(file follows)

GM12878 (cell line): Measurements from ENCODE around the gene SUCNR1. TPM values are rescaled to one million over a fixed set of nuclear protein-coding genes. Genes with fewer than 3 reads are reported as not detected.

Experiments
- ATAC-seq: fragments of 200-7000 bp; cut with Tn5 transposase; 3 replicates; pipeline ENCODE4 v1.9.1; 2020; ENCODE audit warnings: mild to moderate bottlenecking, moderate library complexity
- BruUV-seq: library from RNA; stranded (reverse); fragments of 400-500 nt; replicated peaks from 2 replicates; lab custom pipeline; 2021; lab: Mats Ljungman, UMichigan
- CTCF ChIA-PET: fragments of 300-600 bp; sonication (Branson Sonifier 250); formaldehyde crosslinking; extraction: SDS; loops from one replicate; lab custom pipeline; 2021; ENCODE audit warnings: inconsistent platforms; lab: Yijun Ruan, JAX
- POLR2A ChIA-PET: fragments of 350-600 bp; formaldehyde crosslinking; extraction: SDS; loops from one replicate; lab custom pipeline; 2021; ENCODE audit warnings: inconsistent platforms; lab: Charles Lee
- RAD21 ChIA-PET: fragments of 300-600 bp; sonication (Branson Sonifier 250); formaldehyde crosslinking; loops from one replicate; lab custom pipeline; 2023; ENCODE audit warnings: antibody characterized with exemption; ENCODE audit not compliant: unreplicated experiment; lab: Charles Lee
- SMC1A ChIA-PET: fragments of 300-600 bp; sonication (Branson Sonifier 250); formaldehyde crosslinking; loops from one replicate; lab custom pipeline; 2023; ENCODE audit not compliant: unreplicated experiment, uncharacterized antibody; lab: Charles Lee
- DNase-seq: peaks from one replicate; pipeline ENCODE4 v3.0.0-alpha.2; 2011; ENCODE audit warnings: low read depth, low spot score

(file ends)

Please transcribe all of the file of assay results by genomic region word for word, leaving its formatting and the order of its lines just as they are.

GM12878 (cell line): Measurements from ENCODE around the gene SUCNR1. TPM values are rescaled to one million over a fixed set of nuclear protein-coding genes. Genes with fewer than 3 reads are reported as not detected.

Experiments
- ATAC-seq: fragments of 200-7000 bp; cut with Tn5 transposase; 3 replicates; pipeline ENCODE4 v1.9.1; 2020; ENCODE audit warnings: mild to moderate bottlenecking, moderate library complexity
- BruUV-seq: library from RNA; stranded (reverse); fragments of 400-500 nt; replicated peaks from 2 replicates; lab custom pipeline; 2021; lab: Mats Ljungman, UMichigan
- CTCF ChIA-PET: fragments of 300-600 bp; sonication (Branson Sonifier 250); formaldehyde crosslinking; extraction: SDS; loops from one replicate; lab custom pipeline; 2021; ENCODE audit warnings: inconsistent platforms; lab: Yijun Ruan, JAX
- POLR2A ChIA-PET: fragments of 350-600 bp; formaldehyde crosslinking; extraction: SDS; loops from one replicate; lab custom pipeline; 2021; ENCODE audit warnings: inconsistent platforms; lab: Charles Lee
- RAD21 ChIA-PET: fragments of 300-600 bp; sonication (Branson Sonifier 250); formaldehyde crosslinking; loops from one replicate; lab custom pipeline; 2023; ENCODE audit warnings: antibody characterized with exemption; ENCODE audit not compliant: unreplicated experiment; lab: Charles Lee
- SMC1A ChIA-PET: fragments of 300-600 bp; sonication (Branson Sonifier 250); formaldehyde crosslinking; loops from one replicate; lab custom pipeline; 2023; ENCODE audit not compliant: unreplicated experiment, uncharacterized antibody; lab: Charles Lee
- DNase-seq: peaks from one replicate; pipeline ENCODE4 v3.0.0-alpha.2; 2011; ENCODE audit warnings: low read depth, low spot score